As an Invisible Condition, Hearing Loss Often Goes Ignored

As an Invisible Condition, Hearing Loss Often Goes Ignored

In Hearing Loss by audseo

Hearing loss is a diverse condition that can impact a person at any age or degree. Age-related hearing loss, or presbycusis, is one of the more common types of hearing loss and tends to occur gradually. Hearing loss can also happen suddenly at any point in life or it can be congenital, meaning you are born with the condition.

As the baby boomer generation continues to age, the prevalence of age-related hearing loss will simultaneously increase. As mentioned, this type of hearing loss generally happens gradually and therefore can be easy to brush off until it starts to impede daily life.

Signs and Symptoms of Hearing Loss

Since the changes to hearing can happen progressively and be difficult to notice at first, it is essential to be aware of the signs and symptoms that your hearing is changing. If you notice any one or more of these symptoms, it’s a good idea to talk to a hearing health professional.

  • Hearing someone without understanding them– It is often said among people experiencing hearing loss, “I can hear you but I can’t understand you.”
  • Difficulty hearing in noisy environments– Whether at a restaurant or family gathering at home, the more background noise, the more difficult it can be to hear someone.
  • TV volume and subtitles– You or maybe someone in your home may comment on the increasing volume of the television. Additionally, while using subtitles may be a personal preference, if it’s a new habit it could be used to mask changing hearing.
  • Ringing in the ears– Tinnitus is the medical term used for the sound of ringing in the ears. It may not always be a ringing sound, but if you are experiencing sounds without external noises then a hearing health professional should be seen to assess.

Treatment of Hearing Loss

As discussed, because of the gradual onset of symptoms, hearing loss can go ignored for a long time, sometimes years. Furthermore, because certain steps can be taken to mitigate the impacts of hearing loss on daily life, it can take a long time still to seek treatment.

Hearing devices, such as hearing aids and cochlear implants, are available to correct hearing loss, however, hearing aids are by far the more common treatment for age-related hearing loss.

When you speak to a hearing health professional for the first time they will review your past medical history as well as the signs and symptoms you have been experiencing at home and then they will perform a hearing test. With all of this information, they will be able to review your options for treatment.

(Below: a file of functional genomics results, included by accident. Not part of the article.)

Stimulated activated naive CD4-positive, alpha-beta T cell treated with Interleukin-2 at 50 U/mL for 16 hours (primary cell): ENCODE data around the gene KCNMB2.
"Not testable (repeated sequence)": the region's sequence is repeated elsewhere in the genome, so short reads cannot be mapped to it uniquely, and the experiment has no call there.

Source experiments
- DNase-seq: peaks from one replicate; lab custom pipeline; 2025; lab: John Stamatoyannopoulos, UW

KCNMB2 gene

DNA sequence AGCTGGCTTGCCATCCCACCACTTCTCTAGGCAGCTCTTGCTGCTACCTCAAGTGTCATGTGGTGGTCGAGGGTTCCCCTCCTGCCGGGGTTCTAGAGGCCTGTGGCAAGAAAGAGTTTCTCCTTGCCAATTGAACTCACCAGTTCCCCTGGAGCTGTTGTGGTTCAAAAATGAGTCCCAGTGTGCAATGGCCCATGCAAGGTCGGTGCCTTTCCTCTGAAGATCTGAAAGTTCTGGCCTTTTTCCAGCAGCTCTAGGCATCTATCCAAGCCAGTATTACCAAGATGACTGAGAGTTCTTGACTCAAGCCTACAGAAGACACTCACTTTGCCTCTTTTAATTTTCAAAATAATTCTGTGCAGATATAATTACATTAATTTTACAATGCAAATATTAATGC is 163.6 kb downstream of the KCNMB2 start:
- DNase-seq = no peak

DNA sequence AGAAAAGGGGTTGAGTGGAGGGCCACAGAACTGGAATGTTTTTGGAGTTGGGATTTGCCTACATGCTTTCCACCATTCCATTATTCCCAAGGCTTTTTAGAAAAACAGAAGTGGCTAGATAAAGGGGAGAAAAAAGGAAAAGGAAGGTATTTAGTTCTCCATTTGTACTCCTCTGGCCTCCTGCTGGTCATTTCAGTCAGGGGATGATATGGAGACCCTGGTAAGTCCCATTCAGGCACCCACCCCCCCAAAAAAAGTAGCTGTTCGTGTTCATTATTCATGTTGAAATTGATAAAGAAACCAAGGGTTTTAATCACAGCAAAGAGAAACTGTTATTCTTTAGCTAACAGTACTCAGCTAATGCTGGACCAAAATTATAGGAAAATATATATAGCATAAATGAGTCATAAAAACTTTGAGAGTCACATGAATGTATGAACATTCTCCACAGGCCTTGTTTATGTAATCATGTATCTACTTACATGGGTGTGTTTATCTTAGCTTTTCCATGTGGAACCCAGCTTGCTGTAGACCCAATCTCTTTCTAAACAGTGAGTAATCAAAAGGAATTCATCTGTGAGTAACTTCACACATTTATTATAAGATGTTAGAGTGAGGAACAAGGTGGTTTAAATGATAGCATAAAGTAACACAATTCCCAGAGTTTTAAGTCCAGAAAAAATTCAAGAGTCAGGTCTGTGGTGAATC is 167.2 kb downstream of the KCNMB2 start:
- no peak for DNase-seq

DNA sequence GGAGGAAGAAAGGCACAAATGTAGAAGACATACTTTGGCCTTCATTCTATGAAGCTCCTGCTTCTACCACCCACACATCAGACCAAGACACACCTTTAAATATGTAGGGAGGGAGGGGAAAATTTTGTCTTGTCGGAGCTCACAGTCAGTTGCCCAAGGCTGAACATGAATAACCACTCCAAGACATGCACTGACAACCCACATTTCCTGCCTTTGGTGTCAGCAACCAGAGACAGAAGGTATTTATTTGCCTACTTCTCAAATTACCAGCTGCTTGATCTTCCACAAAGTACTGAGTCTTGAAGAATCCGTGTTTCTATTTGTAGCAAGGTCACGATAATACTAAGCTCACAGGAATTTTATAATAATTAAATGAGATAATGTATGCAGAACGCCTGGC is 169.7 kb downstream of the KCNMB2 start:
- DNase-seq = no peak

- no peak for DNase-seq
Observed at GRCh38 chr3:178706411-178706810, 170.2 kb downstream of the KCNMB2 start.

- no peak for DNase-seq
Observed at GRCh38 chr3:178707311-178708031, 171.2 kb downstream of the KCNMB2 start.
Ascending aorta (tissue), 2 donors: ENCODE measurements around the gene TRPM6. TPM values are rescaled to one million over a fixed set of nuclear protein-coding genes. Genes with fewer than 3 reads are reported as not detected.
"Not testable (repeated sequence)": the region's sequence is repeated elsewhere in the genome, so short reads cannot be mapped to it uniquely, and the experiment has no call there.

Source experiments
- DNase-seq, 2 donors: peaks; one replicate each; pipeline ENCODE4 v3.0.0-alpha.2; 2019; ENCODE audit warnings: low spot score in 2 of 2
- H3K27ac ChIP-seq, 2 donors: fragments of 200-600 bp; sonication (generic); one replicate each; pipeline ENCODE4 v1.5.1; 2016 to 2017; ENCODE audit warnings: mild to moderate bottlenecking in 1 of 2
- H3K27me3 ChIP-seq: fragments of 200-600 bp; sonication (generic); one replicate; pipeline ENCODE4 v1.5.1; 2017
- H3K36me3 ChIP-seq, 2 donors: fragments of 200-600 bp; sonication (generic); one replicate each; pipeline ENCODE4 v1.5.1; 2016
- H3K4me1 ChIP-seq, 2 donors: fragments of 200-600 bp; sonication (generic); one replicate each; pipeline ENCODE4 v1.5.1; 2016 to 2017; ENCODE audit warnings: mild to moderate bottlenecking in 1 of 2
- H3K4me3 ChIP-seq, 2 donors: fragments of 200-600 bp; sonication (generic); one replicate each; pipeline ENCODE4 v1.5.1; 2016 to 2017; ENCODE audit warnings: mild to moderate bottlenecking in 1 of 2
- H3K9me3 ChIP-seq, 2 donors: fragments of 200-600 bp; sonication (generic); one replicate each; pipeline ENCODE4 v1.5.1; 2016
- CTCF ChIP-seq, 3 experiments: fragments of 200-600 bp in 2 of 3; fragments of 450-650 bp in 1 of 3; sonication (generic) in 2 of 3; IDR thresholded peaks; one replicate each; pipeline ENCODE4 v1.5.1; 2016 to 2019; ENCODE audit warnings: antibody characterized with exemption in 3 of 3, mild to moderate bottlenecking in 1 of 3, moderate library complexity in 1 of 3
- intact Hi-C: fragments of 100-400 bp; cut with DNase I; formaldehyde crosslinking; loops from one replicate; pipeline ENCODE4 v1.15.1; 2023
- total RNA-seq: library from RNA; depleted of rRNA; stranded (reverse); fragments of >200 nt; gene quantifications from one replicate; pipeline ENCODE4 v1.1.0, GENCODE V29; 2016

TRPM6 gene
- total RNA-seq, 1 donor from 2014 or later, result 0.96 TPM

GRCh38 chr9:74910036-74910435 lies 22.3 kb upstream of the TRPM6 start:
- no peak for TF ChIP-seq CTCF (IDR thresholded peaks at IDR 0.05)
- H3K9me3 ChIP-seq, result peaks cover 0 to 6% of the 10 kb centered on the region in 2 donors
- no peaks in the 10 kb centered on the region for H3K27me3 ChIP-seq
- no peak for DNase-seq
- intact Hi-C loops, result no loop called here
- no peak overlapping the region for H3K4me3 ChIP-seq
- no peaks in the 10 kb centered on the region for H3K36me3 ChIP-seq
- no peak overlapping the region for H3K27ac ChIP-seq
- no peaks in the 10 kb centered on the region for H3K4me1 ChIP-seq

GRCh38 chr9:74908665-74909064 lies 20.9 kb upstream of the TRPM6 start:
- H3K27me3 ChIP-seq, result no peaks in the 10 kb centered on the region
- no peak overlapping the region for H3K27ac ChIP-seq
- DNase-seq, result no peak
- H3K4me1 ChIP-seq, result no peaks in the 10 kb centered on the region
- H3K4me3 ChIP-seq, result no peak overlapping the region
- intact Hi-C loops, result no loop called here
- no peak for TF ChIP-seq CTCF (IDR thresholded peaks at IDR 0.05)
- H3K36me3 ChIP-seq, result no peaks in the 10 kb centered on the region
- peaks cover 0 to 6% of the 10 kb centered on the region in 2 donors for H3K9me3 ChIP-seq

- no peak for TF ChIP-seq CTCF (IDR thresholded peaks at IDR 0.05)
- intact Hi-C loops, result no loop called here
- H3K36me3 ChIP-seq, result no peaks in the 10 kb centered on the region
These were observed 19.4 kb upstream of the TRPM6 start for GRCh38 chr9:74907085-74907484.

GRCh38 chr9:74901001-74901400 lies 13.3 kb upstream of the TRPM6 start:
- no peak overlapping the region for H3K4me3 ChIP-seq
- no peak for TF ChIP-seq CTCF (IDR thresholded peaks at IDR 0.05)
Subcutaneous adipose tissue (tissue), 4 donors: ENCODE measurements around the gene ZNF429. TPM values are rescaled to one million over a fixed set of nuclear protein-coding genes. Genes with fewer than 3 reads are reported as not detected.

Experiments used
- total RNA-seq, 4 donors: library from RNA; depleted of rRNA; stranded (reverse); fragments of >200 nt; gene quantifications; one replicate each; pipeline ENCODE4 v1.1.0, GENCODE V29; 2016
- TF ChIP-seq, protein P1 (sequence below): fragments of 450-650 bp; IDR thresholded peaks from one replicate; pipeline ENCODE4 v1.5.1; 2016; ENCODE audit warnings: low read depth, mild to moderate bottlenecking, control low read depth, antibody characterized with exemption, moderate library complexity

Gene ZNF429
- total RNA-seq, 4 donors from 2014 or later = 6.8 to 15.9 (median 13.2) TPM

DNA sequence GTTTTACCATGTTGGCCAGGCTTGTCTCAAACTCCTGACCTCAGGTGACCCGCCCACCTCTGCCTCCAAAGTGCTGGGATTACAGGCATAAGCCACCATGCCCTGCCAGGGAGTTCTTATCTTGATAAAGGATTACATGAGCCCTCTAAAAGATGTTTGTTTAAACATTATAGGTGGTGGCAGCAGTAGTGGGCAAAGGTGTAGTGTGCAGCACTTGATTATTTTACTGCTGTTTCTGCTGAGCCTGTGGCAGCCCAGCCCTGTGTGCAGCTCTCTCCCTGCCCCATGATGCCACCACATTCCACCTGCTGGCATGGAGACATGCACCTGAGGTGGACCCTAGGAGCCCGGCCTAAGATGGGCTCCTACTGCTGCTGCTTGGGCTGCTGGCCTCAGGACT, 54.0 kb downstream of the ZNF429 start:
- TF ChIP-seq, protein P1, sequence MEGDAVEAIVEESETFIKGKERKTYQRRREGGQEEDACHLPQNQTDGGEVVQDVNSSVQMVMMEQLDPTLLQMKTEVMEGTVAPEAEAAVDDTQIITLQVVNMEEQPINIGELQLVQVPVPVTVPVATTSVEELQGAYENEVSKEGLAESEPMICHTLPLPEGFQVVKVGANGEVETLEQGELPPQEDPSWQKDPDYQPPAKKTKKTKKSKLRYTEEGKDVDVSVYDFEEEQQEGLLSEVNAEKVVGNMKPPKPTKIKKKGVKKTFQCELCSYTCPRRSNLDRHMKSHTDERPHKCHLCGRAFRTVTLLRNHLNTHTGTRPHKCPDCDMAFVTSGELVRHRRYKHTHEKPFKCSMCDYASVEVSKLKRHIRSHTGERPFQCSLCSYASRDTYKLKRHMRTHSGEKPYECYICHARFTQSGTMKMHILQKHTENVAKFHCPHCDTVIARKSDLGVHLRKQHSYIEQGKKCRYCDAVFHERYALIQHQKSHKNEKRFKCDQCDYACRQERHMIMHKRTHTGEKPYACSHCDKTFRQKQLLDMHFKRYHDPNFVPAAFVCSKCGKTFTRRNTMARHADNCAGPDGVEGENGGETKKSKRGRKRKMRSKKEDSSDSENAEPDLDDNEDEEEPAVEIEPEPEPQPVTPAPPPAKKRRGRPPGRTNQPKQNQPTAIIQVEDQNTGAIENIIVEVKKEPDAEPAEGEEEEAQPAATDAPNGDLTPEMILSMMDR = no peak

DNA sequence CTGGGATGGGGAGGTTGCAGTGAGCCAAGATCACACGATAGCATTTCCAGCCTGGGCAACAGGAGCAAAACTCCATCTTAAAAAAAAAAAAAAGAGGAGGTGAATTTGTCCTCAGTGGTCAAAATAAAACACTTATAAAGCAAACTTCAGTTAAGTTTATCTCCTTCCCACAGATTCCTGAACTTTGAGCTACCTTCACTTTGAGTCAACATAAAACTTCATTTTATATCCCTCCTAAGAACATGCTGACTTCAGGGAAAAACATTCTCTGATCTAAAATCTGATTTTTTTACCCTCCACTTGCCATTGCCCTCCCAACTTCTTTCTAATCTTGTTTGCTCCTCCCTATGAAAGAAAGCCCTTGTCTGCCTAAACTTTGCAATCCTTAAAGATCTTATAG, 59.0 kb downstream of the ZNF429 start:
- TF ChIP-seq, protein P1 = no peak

Understanding how hearing devices work to correct your hearing will be vital to a successful transition into wearing hearing aids. Unlike glasses, which fix your eyesight when you put them on the first time, hearing aids require more of a transitional period. Educating yourself on this adjustment period before using hearing aids, will be a crucial step to getting comfortable with them.

Benefits of Treatment

Untreated hearing loss can lead to isolation from loved ones and the world around you. With a difficulty in communication, people can feel completely alone even when surrounded by people. The long-term effects of this type of exclusion from your surroundings can be devastating and lead to poor quality of life.

Considering these social and mental impacts, it is therefore easy to see that there can be many benefits in correcting hearing loss.

Invisible Condition

Due to the invisible nature of hearing loss, it is important to be an advocate for yourself. Whether you have hearing loss without correction or are using hearing devices, let the people around you know what you need to communicate with them. There are a few steps that you can take to ease the work of communicating with hearing loss.

  • Face the person you are speaking to and at eye level
  • Well-lit and quiet environments will make hearing easier
  • Make sure the person you are speaking with knows not to yell or over-enunciate. Both of these may seem helpful, however, they make it more difficult to understand speech.

The more you can advocate for yourself, the easier it will become and your family and friends will likely fall into better habits when speaking to and around you. If you are ready to address hearing loss, contact us today to schedule an appointment!